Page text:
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Meet Kristin Hurd

Today we’d like to introduce you to Kristin Hurd.

Kristin, before we jump into specific questions about your work, why don’t you give us some details about you and your story.
I’ve always been interested in writing. When I was a child I used to write poetry to express my feelings. It was therapeutic for me. As a kid I often felt alone, although I had five siblings, none of them were like me. I was quiet and sensitive and they were all much more outgoing. Writing was my escape.

Over the years life had thrown me a few curveballs. I worked jobs that I hated just to make ends meet. I neglected my writing and stopped doing things that sparked me creatively. I was an unhappy robot milling about through life.

In 2009 I became pregnant with my 1st and only child, a daughter whom I never thought I’d have to raise as a single parent. That was never in my cards but giving birth to her nearly killed me but making it through gave me purpose. A few years later, still working a dead-end job, a friend and I both decided to write stories, just for fun. I wrote my first novel in four weeks and when I was done, I self-published. I didn’t have anything to lose and seeing people’s reception to it motivated me to write more.

I drew from experience and the experiences of others. I love black love and was always rooting for the happy endings. Representation is really important to me. I had been in many failed relationships and never achieved the romance and love I desired. But, I saw my parent’s love story and the love stories of my siblings and grandparents, aunts and uncles. Those stories inspired me to write about real-life relationships. No fluff, just things that real-life people go through. My work was received well and I went on to write three novels fairly quickly.

My 4th novel was in the works when life came at me fast again. I had begun a romance of my own with a wonderful man (whom I have been with now for five years) and things were going great for me. Then, I was laid off from a job I hated and a few days later my oldest niece passed away. I was stopped in my tracks. I lost my niece, my income and my home. My relationship went through some changes and for the next three years, I barely put pen to paper and any the story kind of stalled. I went through a really dark depression but my faith in God and my support system, my village encouraged me to push through and shake it off. They encouraged me to write again.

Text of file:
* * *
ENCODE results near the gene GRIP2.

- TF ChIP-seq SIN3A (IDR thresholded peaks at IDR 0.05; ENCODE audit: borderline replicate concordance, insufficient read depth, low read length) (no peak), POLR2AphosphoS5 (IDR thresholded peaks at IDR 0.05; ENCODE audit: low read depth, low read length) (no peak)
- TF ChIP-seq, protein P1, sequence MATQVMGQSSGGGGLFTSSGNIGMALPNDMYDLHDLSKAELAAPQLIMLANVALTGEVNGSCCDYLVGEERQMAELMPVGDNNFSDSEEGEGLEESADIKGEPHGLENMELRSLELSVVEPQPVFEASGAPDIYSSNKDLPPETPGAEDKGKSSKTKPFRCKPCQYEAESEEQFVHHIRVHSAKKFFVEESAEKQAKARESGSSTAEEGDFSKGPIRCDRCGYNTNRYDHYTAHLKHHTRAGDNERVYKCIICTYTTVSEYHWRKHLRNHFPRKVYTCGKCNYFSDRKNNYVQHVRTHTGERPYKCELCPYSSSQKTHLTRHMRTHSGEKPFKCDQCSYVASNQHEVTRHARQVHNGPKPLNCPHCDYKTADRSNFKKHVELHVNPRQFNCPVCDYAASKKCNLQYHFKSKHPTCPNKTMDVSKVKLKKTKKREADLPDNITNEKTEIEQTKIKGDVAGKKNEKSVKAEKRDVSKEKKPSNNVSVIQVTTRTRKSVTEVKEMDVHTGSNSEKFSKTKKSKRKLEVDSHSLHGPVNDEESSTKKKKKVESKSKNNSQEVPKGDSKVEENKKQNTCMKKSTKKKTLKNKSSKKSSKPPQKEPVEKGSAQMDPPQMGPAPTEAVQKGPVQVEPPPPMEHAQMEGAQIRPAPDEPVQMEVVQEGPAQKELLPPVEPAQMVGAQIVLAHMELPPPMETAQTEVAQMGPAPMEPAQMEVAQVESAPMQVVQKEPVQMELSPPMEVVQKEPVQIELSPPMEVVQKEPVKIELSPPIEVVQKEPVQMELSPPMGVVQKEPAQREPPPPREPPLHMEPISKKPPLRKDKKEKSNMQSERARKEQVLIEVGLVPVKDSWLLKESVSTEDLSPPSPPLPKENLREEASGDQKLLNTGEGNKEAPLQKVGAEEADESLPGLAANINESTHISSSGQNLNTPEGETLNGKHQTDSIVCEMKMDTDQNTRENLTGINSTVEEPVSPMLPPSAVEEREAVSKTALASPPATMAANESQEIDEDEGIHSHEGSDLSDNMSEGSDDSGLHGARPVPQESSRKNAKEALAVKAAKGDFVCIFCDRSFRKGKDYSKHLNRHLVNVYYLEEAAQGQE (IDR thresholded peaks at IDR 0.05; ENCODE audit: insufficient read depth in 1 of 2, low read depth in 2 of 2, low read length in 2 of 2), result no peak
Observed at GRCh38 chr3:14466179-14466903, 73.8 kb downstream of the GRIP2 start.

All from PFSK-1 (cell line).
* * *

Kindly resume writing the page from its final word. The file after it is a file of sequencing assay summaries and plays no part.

When I picked my novel back up and read what I had already written I knew I had to finish it. I knew the story should be told. It took me a while but I completed it and hit publish this past July.

Has it been a smooth road?
It’s been a very bumpy road. I had a lot of self-doubts but, feeling the pride once I am done with a book and pride in my child when she seeing me complete something is immeasurable.

We’d love to hear more about your work.
I’ve written four novels and have completed my 1st children’s book under my umbrella for my daughter. I have no choice but to keep going.

What sets my work apart from other authors is my ability to make my characters real and relatable. I draw from personal experiences and the experiences of those around me. I know that love is not some fluffy thing that has zero ups and downs. Love is a journey and often times, one gets bagged up in the process, but to make it out on the other end is always my goal. I live for happy endings and I love black love which I feel is always underrepresented. so I make those stories my priority.

My readers often tell me they felt like they know my characters in real life. I’ve written four novels and have completed my 1st children’s book under my umbrella for my daughter. I have no choice but to keep going.

How do you think the industry will change over the next decade?
Over the next decade I believe that the independent publishing lane will flourish. Just like with social media and the way a person can become a household name just from views, I believe that visibility with independent writing will do the same thing. It’s currently difficult to have publishers look at your work and see the same value that you see. So publishing on your own and keeping full creative control will become a really big thing.

Over the next few years, I would love to write full-time and have my work in more bookstores. Currently, they are just available online but I would love to be everywhere.

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